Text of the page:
The Frankfurt book fair is the biggest book exposition in the world, attracting 7500 exhibitors from over 110 countries. It is open for five days, during the first three only those from the industry attend but on the last two that always land on a weekend it is open to the general public.
The publishers, agents and others attending for business are running around to attend meetings and it is not uncommon to hear of people with 80 appointments in their agenda over the three business days. International publishing rights and various things contractual are agreed and shaken on.
For the author the book fair is a both an impressive yet harrowing experience. You get the feeling that the book will live, in some form at least and that the book industry is standing quite strong despite the miserable economy most countries now face. But you also feel pretty small as the titles on display outnumber the stars in the sky. In addition, the authors’ part in the book fair takes second or third place to the wheeling and the dealing and they are for most part in the way of the ongoing commercial matters that need to be concluded.
At the opening of the book fair the head of the German publishing association made a speech that in most part regarded e-books. Turns out that in Germany they have a political movement called the Pirate party that fights for the abolishment of copyright, something of great worry to the German publishers, quite understandibly. In the last municipal elections this party won just over 8% of the votes in Berlin and they are expected to do quite well come the federal elections. This is not the only country with a Pirate party I am told, these have also to managed to win seats in various elections elsewhere, namely in Sweden, Switzerland, Czech Republic and in Spain. In 2009 the Pirate party had the third most members of all political parties in Sweden although I am not sure how popular they are in the other countries mentioned.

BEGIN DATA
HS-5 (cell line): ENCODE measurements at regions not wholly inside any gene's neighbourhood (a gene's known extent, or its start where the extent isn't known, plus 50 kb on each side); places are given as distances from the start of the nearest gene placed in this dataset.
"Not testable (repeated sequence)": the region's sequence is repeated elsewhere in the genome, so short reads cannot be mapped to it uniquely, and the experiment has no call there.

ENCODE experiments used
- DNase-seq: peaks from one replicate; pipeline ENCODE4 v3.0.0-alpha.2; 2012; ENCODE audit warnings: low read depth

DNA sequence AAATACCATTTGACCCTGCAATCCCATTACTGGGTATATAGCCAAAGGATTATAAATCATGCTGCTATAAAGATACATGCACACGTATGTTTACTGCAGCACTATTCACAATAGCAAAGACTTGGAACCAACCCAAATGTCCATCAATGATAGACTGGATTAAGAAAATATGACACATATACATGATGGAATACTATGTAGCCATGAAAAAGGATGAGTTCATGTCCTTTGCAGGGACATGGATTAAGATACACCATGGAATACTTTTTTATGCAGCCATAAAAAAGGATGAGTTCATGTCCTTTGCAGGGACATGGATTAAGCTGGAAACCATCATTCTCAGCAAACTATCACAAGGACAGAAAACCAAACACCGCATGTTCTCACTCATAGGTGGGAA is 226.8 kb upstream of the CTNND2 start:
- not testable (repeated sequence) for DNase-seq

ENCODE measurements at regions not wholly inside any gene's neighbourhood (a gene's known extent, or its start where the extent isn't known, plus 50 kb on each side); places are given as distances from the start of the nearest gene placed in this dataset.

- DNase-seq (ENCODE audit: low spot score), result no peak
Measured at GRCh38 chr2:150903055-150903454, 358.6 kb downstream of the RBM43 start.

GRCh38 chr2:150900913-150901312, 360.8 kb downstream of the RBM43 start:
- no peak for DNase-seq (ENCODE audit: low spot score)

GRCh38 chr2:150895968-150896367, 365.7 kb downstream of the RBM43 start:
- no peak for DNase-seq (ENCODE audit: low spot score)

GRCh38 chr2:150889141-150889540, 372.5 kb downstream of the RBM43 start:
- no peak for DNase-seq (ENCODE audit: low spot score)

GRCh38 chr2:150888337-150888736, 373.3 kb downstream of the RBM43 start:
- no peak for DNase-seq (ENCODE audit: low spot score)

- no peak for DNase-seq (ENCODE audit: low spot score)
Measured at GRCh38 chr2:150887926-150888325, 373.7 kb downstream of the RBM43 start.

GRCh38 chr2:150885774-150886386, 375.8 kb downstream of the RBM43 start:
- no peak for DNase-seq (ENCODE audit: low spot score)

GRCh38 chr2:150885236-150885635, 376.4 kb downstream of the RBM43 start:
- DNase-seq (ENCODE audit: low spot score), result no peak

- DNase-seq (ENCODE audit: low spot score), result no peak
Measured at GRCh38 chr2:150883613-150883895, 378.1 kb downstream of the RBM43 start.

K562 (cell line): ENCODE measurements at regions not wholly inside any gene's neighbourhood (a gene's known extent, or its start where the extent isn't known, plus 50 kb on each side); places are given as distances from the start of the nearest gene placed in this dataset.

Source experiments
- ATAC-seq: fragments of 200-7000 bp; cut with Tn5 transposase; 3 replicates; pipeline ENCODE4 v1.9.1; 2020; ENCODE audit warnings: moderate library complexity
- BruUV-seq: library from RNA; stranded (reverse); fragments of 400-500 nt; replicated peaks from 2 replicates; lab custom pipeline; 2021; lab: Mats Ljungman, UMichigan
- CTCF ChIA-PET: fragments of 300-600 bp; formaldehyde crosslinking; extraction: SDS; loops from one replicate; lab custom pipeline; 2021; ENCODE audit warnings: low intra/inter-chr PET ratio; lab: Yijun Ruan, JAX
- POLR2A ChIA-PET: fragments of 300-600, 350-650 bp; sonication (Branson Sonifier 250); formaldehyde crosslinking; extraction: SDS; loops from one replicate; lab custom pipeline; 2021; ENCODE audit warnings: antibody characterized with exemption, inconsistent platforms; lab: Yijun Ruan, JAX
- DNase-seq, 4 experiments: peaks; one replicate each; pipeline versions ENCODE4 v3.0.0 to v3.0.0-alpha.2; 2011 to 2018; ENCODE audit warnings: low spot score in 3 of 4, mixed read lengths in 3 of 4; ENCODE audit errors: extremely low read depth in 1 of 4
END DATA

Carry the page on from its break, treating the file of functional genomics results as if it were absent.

To be fair, the pirate parties have other things on their agenda than abolishing copyrights but as the name implies this is one of their main selling points.
There is a generation or two out there now that is used to getting a lot for free that used to cost money – namely news, information and entertainment, available in abundance for free on the internet. I really don’t know how this works really, i.e. do the advertisements on the news media pages really pay enough to keep this rolling or is it being paid for in most part by subscribers to the paper edition?
And one thing of interest, how is it that google is worth so much when all it does is send you to pages that others set up mostly for free? Should google pay these per entrance off their search engine?
So that is it for now. Aside from being in Frankfurt for the book fair I have also been at the Manchester Literature festival which was very nice. The hotel I stayed in was next door to a convention center which was holding a hairdressers’ convention so the hotel was full of hairdressers and beauticians. Now, I have been to crime writers conventions and engineering conventions, the participants of which do not hold a candle to the happy hairdressers. There was less oxygen in the air within the hotel than perfume.